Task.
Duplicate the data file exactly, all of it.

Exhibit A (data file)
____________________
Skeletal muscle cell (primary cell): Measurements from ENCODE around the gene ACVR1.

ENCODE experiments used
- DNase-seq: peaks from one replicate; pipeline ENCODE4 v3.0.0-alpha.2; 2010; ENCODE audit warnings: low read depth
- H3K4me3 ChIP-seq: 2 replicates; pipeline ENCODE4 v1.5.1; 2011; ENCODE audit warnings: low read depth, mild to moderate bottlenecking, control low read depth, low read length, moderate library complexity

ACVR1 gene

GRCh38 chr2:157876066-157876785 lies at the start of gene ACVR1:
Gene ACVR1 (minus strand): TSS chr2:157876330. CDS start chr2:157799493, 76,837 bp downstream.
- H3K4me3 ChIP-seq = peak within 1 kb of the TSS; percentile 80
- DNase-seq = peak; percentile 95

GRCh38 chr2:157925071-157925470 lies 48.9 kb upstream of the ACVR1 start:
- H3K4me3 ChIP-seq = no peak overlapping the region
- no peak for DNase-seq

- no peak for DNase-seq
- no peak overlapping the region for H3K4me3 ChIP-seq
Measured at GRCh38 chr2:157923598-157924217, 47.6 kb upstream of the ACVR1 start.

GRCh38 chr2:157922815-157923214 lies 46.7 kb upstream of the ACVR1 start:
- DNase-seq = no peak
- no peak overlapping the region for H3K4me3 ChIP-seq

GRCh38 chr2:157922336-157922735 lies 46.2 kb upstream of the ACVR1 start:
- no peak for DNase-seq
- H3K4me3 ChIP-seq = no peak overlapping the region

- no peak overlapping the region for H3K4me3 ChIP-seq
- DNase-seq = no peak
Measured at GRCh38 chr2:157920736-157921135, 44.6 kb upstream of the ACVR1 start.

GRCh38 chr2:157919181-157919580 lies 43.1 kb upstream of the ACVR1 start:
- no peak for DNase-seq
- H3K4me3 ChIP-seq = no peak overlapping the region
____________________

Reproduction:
Skeletal muscle cell (primary cell): Measurements from ENCODE around the gene ACVR1.

ENCODE experiments used
- DNase-seq: peaks from one replicate; pipeline ENCODE4 v3.0.0-alpha.2; 2010; ENCODE audit warnings: low read depth
- H3K4me3 ChIP-seq: 2 replicates; pipeline ENCODE4 v1.5.1; 2011; ENCODE audit warnings: low read depth, mild to moderate bottlenecking, control low read depth, low read length, moderate library complexity

ACVR1 gene

GRCh38 chr2:157876066-157876785 lies at the start of gene ACVR1:
Gene ACVR1 (minus strand): TSS chr2:157876330. CDS start chr2:157799493, 76,837 bp downstream.
- H3K4me3 ChIP-seq = peak within 1 kb of the TSS; percentile 80
- DNase-seq = peak; percentile 95

GRCh38 chr2:157925071-157925470 lies 48.9 kb upstream of the ACVR1 start:
- H3K4me3 ChIP-seq = no peak overlapping the region
- no peak for DNase-seq

- no peak for DNase-seq
- no peak overlapping the region for H3K4me3 ChIP-seq
Measured at GRCh38 chr2:157923598-157924217, 47.6 kb upstream of the ACVR1 start.

GRCh38 chr2:157922815-157923214 lies 46.7 kb upstream of the ACVR1 start:
- DNase-seq = no peak
- no peak overlapping the region for H3K4me3 ChIP-seq

GRCh38 chr2:157922336-157922735 lies 46.2 kb upstream of the ACVR1 start:
- no peak for DNase-seq
- H3K4me3 ChIP-seq = no peak overlapping the region

- no peak overlapping the region for H3K4me3 ChIP-seq
- DNase-seq = no peak
Measured at GRCh38 chr2:157920736-157921135, 44.6 kb upstream of the ACVR1 start.

GRCh38 chr2:157919181-157919580 lies 43.1 kb upstream of the ACVR1 start:
- no peak for DNase-seq
- H3K4me3 ChIP-seq = no peak overlapping the region